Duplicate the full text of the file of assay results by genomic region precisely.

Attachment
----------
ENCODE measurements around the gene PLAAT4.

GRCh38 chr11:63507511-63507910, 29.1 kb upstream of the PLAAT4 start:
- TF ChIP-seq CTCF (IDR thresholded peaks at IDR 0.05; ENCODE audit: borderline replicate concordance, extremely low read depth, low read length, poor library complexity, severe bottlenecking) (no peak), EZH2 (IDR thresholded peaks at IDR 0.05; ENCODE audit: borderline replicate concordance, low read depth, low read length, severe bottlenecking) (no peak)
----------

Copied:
ENCODE measurements around the gene PLAAT4.

GRCh38 chr11:63507511-63507910, 29.1 kb upstream of the PLAAT4 start:
- TF ChIP-seq CTCF (IDR thresholded peaks at IDR 0.05; ENCODE audit: borderline replicate concordance, extremely low read depth, low read length, poor library complexity, severe bottlenecking) (no peak), EZH2 (IDR thresholded peaks at IDR 0.05; ENCODE audit: borderline replicate concordance, low read depth, low read length, severe bottlenecking) (no peak)